Posts Categorized: Learning

learning in the flow of work

Networked humans in a connected society: Our increasing inter-connectedness illuminates the need for cooperation. Simple work keeps getting automated, but still needs human oversight. Complicated work gets automated, outsourced, or contracted to the lowest cost of doing business. Complex work can provide a unique business advantage — but complex work is difficult to copy. Creative… Read more »

when trust is lost

When trust is lost, knowledge fails to flow. When knowledge flow is stemmed, trust is lost. There is widespread outcry in China over the death of Doctor Li Wenliang who identified the novel corona virus, was reprimanded by the police for discussing it in public, and then died from the virus. “For many people in… Read more »

anger, outrage & belonging

A topic of conversation in our monthly coffee club video call this morning was polarization — how different sides increasingly do not listen to each other but instead amplify their own positions. We can each come up with several examples, either from the political, or cultural spheres. Social media have made us all spectators in… Read more »

constant doubt and outrage

When I was visiting Rome in 2012 I met a fellow tourist, an older gentleman from Australia, who told me that he had stopped a pick-pocket on the train who was trying to lift his wallet. He had cried out and grabbed the thief’s hand. As the train came to a stop, the locals on… Read more »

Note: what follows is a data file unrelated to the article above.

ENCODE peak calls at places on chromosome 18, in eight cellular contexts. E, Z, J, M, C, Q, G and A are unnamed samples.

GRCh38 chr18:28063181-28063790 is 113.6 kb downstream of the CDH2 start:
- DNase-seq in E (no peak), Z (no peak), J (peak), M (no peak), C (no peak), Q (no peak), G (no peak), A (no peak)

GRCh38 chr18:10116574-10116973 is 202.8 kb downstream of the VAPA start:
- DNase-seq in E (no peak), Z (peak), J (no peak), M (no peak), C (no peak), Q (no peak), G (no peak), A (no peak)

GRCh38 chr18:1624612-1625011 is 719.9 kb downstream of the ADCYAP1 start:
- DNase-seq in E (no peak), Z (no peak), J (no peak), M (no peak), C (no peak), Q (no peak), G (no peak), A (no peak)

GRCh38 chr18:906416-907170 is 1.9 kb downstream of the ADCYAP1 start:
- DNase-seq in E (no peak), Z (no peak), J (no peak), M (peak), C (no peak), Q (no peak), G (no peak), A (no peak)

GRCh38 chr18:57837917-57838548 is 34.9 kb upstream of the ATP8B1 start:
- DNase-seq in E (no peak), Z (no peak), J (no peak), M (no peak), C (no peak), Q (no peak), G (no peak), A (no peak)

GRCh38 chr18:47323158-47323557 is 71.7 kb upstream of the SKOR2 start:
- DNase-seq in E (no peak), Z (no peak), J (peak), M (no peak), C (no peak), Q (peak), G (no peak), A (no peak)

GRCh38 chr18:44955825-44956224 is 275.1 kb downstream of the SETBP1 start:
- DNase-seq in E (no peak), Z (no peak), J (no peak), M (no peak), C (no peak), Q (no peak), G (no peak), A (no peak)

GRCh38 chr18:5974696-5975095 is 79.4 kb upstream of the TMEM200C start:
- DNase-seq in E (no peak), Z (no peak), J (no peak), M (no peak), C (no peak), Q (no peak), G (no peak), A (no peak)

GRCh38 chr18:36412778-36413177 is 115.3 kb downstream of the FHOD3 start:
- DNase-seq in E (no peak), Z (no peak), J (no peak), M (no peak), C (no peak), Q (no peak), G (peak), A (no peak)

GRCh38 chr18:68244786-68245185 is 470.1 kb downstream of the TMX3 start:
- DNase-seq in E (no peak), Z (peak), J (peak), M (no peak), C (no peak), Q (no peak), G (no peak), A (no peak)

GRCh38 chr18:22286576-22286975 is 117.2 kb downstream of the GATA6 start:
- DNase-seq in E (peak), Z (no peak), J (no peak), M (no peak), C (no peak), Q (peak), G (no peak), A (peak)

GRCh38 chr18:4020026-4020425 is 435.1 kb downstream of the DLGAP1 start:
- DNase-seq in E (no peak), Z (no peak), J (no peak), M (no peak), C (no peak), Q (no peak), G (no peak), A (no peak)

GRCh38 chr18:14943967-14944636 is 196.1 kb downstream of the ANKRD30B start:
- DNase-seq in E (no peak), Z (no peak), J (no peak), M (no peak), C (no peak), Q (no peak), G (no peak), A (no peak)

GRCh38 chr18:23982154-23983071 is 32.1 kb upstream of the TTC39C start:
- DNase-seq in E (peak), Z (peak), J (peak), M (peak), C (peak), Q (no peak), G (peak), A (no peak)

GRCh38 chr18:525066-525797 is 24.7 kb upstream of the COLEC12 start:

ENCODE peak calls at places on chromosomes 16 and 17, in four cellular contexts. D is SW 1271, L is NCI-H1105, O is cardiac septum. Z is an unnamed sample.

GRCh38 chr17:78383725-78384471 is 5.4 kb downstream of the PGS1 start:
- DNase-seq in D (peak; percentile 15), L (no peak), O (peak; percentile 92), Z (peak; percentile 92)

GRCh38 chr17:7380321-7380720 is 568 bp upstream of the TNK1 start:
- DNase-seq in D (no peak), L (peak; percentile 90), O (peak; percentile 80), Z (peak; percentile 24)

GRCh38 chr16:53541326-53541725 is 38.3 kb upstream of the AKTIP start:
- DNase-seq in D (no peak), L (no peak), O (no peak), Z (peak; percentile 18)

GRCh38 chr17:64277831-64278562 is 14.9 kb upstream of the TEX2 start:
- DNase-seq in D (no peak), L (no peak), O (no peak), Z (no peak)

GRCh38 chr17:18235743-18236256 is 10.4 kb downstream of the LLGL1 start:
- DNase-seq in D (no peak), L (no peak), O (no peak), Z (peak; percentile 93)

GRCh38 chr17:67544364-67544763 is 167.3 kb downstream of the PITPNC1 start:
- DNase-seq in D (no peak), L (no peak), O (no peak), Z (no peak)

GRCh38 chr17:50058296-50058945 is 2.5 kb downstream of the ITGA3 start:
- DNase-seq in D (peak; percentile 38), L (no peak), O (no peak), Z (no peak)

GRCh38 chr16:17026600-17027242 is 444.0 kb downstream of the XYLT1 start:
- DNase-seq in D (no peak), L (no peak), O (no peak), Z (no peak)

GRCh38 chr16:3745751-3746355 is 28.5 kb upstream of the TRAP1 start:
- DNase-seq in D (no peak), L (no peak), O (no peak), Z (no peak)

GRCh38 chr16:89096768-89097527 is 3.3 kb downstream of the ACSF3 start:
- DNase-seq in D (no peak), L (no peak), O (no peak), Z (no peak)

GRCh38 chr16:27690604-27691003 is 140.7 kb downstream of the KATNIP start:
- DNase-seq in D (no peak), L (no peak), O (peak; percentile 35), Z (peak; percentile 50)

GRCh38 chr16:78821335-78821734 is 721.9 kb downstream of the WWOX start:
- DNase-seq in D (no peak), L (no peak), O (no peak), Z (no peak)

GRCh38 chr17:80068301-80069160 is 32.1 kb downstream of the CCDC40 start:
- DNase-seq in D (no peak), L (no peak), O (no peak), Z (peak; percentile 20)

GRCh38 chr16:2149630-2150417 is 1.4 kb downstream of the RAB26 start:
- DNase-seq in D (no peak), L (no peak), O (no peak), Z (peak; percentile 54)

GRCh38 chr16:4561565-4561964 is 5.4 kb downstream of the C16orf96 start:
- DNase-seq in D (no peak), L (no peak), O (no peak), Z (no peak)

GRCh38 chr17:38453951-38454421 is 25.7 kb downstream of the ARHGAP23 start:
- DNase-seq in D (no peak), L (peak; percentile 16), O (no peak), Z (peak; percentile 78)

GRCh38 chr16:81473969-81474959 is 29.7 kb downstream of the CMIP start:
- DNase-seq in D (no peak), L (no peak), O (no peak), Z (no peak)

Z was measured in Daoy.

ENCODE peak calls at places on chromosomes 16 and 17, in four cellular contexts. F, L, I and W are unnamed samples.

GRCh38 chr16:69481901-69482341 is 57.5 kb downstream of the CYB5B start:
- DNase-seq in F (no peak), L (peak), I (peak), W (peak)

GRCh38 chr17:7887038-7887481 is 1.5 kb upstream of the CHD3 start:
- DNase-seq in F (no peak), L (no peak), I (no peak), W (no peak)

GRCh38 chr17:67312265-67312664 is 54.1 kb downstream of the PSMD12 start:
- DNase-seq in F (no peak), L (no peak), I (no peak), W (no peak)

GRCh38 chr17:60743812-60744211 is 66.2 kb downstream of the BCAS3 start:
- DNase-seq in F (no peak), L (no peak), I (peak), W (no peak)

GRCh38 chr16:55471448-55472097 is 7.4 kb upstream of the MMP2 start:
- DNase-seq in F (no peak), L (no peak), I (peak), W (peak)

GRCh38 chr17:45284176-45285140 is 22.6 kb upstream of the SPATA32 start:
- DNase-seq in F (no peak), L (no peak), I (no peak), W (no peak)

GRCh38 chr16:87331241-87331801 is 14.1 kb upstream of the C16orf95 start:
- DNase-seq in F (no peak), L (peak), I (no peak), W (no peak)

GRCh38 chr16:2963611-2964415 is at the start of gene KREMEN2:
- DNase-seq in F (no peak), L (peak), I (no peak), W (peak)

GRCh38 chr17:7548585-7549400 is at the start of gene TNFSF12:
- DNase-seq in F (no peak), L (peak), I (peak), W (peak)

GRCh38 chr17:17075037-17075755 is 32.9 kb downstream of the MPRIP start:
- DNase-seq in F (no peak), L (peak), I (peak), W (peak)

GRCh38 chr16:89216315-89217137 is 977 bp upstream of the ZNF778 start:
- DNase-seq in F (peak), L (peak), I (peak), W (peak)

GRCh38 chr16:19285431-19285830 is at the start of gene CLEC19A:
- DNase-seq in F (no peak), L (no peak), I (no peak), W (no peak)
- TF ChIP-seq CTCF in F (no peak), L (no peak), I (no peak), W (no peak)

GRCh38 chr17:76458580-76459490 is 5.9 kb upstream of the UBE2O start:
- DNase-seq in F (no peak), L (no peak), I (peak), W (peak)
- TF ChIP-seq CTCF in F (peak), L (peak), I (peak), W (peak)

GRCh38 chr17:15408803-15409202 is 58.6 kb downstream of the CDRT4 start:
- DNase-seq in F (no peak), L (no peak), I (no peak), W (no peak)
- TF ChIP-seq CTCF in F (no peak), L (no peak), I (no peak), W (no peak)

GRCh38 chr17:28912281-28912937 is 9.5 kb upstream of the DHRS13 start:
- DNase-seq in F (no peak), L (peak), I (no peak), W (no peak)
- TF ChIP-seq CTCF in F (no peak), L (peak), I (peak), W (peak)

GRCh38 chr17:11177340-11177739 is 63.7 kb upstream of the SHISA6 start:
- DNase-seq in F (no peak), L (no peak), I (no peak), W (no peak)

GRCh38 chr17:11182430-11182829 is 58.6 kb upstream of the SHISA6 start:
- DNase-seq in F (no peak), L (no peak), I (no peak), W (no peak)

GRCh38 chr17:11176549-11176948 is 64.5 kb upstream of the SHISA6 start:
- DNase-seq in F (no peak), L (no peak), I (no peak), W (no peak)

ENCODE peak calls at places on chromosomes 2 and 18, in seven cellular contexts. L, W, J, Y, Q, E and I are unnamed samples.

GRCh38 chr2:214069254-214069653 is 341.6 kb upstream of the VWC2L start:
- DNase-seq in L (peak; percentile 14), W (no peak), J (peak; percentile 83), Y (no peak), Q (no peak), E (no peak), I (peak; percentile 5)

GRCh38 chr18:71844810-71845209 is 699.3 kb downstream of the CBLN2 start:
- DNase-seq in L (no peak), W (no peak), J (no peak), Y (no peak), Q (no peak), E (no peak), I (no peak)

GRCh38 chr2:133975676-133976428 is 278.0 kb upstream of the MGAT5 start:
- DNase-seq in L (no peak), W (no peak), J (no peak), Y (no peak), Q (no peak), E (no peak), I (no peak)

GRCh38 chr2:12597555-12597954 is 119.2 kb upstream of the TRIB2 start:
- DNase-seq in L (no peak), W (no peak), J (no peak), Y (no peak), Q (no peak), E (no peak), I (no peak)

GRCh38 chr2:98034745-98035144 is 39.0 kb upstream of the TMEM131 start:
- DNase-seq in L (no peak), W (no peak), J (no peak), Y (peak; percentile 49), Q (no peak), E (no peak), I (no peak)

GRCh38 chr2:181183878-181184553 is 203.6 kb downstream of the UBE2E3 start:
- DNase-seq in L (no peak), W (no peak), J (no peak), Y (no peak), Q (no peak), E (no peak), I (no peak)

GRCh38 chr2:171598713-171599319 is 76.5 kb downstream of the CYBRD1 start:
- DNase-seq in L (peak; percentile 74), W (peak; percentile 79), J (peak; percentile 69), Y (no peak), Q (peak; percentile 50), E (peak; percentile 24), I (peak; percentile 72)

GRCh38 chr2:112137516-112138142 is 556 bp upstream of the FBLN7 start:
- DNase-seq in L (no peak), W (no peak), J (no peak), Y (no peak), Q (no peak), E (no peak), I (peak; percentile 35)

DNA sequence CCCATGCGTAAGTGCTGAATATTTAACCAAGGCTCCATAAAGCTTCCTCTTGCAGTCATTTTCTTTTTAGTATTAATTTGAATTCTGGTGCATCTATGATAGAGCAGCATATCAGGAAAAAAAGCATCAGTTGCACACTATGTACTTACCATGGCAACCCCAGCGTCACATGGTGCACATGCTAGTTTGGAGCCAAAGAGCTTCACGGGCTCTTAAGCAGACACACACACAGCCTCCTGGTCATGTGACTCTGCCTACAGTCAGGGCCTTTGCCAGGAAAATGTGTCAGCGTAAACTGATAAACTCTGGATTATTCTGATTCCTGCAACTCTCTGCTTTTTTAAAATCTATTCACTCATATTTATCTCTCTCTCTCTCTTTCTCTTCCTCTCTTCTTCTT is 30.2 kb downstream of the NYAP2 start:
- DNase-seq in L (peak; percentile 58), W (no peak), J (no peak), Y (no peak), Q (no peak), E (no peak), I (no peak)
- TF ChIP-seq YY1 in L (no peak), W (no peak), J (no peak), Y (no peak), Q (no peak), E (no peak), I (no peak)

solving problems together

Most situations at work can be considered from the perspective of — is this a known problem or not? If it’s known, then the answer can be looked up or the best person can be found to deal with it. The answer may even have been automated or outsourced. Known problems require access to the… Read more »

workplace learning — yesterday, today, tomorrow

Ten years ago — workplace learning in 10 years — I wrote that in 2019 much of the workforce will be distributed in time & space as well as in engagement. I also projected that work and learning will continue to blend while stand-up training will be challenged by the ever-present back channel. I predicted… Read more »

mapping stories

This past week I have been reading interview transcripts for a client. After reading several of these 20-page documents it became clear what was able to hold my attention — stories, especially first person accounts. I also remember the stories much better than the general discussions or advice given. One of the simplest definitions of… Read more »

mapping healthcare

This past year my wife and I have spent a fair bit of time in hospitals and doctors’ offices, helping friends navigate the healthcare system. One thing we have noticed is the siloed nature of medicine here. When you get limited time with a healthcare professional and they have limited time to get up to… Read more »

reflecting on the future of knowledge

I started my independent consulting practice in 2003 and one of the first books I purchased was — The Future of Knowledge: Increasing Prosperity through Value Networks by Verna Allee (2002) Butterworth-Heinemann (ISBN: 0750675918). The topic of value network analysis and the leading role that Verna Allee played came up in some recent discussions in… Read more »